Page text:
A discount broker provides reduced commissions on trades. While these rates are relatively inexpensive, discount brokers do not provide other services that full-service brokers typically would, like investment advice, analysis, and retirement planning. Many cost-conscious traders look for brokers with very low fees. This type of broker can also be attractive to more experienced traders who do not need investment advice or analysis. When looking at our top discount brokers, we overweighted the cost categories in our methodology and ensured that trading technology was still an important factor.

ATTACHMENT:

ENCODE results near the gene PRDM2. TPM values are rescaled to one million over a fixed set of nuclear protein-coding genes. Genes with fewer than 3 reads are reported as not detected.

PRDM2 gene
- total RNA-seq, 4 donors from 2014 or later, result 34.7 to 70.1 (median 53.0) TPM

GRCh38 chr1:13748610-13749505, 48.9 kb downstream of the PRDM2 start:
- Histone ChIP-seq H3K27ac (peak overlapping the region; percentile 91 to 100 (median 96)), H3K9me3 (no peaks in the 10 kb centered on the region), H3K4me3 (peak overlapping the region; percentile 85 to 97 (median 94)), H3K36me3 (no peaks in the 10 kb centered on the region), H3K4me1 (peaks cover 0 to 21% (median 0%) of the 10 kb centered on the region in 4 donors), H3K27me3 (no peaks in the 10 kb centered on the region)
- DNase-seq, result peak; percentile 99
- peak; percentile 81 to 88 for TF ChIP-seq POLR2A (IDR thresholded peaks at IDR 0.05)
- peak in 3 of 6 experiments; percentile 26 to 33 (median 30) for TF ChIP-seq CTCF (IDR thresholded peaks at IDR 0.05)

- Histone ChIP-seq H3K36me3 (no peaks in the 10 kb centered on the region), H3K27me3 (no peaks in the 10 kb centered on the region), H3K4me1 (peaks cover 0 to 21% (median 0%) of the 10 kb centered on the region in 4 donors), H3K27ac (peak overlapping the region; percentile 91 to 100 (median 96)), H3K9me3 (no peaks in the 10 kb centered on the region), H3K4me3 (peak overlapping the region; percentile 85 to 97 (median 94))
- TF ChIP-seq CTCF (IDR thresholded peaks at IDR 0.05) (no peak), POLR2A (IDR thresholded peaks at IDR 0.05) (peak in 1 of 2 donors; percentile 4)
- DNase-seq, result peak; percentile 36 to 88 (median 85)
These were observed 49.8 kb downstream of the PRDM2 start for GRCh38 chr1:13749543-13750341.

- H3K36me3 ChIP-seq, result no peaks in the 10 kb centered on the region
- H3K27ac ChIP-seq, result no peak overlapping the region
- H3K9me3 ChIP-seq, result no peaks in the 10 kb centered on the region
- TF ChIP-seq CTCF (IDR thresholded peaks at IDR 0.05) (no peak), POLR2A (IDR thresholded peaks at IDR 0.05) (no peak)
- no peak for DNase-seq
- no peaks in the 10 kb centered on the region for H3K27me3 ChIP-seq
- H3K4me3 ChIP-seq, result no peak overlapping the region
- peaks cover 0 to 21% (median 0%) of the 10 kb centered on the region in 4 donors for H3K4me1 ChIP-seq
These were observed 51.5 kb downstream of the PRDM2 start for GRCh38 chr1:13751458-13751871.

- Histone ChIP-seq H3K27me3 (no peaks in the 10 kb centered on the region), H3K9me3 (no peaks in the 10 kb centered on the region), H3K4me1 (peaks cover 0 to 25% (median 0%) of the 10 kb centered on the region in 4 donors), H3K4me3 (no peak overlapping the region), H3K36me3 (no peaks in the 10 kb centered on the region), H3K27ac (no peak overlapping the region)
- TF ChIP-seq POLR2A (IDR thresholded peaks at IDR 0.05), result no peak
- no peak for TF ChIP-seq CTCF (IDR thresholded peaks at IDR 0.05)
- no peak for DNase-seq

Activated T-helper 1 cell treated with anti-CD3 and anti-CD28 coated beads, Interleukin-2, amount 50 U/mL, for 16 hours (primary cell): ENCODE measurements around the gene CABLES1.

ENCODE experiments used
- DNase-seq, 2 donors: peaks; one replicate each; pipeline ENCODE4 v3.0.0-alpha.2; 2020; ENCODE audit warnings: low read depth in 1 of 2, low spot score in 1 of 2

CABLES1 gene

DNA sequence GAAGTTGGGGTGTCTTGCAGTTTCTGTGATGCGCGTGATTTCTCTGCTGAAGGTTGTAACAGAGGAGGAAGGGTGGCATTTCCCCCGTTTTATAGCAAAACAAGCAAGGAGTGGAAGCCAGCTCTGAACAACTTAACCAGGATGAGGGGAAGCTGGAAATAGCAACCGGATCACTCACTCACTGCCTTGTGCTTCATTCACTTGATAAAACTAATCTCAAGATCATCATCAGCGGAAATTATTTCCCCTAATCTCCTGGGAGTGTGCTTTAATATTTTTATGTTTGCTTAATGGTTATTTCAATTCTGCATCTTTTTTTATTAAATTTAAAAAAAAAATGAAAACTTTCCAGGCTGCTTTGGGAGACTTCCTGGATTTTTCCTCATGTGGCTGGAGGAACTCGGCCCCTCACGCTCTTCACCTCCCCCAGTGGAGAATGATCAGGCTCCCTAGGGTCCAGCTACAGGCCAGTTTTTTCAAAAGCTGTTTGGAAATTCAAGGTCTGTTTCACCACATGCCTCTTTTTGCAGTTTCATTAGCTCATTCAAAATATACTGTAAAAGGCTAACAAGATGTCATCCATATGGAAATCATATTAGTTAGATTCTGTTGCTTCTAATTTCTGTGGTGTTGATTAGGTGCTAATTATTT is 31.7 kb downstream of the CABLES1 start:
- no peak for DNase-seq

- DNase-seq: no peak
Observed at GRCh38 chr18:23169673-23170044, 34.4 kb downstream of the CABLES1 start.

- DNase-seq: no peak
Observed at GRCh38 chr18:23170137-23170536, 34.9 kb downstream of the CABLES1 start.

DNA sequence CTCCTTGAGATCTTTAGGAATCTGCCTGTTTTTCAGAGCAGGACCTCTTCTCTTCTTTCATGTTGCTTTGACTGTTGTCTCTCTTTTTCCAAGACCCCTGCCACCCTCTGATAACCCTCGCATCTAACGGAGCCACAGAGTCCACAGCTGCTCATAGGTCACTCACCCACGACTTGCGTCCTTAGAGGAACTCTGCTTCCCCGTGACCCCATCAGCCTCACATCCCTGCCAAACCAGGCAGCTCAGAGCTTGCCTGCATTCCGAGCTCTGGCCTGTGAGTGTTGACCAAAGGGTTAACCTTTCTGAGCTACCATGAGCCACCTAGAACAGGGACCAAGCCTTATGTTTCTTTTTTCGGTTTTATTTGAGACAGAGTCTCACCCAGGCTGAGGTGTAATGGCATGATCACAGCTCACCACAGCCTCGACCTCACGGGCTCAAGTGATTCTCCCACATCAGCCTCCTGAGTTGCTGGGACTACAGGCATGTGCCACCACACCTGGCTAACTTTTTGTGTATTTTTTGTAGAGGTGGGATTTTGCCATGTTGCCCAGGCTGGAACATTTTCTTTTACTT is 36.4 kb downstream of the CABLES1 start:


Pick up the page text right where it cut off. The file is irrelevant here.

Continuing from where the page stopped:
Best Discount Brokers

Our list of the top five discount brokers:

  • Interactive Brokers
  • Charles Schwab
  • TD Ameritrade
  • Fidelity Investments
  • Robinhood

Interactive Brokers

4.8
  • Account Minimum: $0
  • Fees: $0.005 per share for the standard platform, $0 for IBKR Lite
Read full review

Interactive Brokers' order routing system is likely to find you enough price improvement to offset any trading costs. Their toolset for frequent traders helps find appropriate trades. Interactive Brokers has also recently released its IBKR Lite platform. IBKR Lite clients pay no commission on U.S.-based equities, but they are restricted to the web-based Client Portal and IB's mobile apps.

Pros

  • Low trading costs and margin rates

  • The platform and services are geared for active traders

  • Clients can trade on 120 markets in 31 countries, using 23 currencies